Wednesday, September 19, 2007


The Cleveland Plain Dealer has a really great article about one of the simplest things about seeing orchestras - their seating arrangement. I have always noticed where the various groups of the orchestra are placed, and am quite accustomed to the arrangement above, especially in the strings. Violins on the left, violas in the middle to the right, and cellos to the extreme right. But recently, the chairs have been moving around. Various conductors are showing their command of the orchestra by literally placing people in specific locations. It supposedly changes the sound coming from the orchestra, and it makes sense in many ways.

Jane Glover, conductor of the Music of the Baroque, places her four violas on the front, right, with the three cellos inset and the violins on the left. The French horns were on the extreme left, together with the trumpets. Thr trombones were placed with the double basses, on the far right. Woodwinds occupied the middle in their standard positions, from left to right - flutes, clarinets, oboes, bassoons, contrabassoon. The sound seemed perfect to me. Every instrument was discernable and clear. They could have used some more violas to bring out the middle.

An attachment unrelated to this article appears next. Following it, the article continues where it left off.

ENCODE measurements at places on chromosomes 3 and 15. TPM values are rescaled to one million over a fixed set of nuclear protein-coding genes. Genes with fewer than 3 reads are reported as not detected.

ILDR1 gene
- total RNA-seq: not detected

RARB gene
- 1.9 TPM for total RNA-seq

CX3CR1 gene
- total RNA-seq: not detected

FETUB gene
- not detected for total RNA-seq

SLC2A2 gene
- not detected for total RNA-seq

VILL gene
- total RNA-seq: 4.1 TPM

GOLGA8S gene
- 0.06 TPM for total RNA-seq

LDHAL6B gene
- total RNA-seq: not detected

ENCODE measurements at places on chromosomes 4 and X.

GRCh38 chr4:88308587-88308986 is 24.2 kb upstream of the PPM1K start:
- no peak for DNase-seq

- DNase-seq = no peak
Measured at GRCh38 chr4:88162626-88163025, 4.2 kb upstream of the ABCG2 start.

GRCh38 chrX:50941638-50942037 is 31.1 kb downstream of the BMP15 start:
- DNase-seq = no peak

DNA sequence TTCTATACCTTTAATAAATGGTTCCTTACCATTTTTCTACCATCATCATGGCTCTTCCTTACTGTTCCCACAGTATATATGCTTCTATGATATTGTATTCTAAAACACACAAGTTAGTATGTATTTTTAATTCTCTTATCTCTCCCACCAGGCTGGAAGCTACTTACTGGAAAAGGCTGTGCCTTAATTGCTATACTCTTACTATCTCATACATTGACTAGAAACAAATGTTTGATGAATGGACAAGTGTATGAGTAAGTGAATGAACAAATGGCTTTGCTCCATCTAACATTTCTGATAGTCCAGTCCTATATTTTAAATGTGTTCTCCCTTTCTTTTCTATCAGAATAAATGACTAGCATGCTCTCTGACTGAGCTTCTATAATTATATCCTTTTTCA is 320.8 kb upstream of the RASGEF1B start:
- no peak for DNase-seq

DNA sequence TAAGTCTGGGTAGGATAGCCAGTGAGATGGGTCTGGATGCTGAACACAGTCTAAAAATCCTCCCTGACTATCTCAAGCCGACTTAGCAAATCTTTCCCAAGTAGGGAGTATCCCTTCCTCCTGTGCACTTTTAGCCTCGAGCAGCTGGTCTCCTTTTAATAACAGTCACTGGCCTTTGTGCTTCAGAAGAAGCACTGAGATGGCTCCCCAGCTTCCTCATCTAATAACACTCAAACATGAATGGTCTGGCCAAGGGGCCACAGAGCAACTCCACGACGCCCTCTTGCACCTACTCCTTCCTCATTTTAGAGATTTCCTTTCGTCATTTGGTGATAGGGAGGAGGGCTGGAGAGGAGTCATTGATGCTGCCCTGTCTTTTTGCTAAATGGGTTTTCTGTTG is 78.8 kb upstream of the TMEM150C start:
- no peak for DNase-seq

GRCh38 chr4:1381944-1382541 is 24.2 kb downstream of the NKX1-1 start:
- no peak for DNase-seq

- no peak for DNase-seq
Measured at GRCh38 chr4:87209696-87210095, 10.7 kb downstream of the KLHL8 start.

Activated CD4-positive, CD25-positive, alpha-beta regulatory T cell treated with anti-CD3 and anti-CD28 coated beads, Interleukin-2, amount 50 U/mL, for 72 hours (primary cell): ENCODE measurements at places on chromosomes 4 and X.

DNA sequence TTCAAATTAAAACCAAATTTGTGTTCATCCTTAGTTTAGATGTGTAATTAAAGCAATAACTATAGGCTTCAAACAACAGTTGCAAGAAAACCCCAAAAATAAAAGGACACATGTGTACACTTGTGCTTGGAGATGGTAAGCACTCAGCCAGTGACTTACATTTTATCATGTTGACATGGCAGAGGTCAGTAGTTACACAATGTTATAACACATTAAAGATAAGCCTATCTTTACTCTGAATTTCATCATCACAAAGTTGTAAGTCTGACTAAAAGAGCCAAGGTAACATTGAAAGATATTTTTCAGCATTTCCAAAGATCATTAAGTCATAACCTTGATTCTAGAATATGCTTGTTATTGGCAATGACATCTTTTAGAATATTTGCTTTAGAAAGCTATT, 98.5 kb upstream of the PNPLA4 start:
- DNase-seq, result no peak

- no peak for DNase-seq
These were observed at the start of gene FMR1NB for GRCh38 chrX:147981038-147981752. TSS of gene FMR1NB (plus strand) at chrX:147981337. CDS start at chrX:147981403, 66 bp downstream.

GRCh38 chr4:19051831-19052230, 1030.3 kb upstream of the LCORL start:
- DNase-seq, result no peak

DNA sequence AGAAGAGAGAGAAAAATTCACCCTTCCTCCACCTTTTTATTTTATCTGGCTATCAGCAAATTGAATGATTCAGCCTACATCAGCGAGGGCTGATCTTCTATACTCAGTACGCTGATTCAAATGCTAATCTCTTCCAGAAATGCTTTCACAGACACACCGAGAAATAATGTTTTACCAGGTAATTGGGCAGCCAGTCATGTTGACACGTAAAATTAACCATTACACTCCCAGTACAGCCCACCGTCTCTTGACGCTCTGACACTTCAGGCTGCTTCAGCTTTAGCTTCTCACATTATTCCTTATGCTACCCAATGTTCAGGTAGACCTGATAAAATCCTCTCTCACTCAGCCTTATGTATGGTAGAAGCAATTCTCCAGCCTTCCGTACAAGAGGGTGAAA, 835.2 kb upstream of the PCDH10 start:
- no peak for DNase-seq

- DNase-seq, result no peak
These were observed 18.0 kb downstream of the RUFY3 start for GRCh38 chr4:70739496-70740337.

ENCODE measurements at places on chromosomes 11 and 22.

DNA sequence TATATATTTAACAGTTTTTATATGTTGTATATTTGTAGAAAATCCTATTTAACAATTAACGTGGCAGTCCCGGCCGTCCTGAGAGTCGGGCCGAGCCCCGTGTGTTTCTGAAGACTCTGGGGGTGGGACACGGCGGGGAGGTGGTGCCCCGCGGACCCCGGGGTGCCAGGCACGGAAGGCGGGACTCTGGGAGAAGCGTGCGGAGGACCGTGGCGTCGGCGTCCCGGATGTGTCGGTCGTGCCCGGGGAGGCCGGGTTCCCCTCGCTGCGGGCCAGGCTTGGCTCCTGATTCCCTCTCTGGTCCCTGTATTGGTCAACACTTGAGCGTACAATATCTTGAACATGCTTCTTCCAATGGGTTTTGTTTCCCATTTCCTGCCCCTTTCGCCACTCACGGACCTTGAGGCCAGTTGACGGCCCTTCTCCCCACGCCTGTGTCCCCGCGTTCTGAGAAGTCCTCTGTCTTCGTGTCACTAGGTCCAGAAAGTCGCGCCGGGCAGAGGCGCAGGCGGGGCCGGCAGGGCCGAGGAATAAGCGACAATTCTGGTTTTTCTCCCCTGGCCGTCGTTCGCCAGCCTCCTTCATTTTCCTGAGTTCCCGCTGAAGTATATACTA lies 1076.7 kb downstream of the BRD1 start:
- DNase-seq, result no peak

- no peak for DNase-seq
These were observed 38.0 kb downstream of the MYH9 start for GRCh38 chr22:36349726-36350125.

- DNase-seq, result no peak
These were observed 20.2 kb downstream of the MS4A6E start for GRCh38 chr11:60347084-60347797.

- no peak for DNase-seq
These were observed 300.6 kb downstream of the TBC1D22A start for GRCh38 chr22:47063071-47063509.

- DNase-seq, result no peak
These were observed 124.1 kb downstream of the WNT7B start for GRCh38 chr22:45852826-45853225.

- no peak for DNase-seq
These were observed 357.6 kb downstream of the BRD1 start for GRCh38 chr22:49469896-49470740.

The CSO uses risers for their orchestra. On many occassions, the second violins are on the right, with violas and cellos in the middle. The brass, exluding the horns, are seated far back from the rest of the ensemble. Needless to say, that sound is going to be different, with a particular prominence to the brass, CSO's strong suit. The combinations are endless.

If I had an orchestra, I would place the violins......

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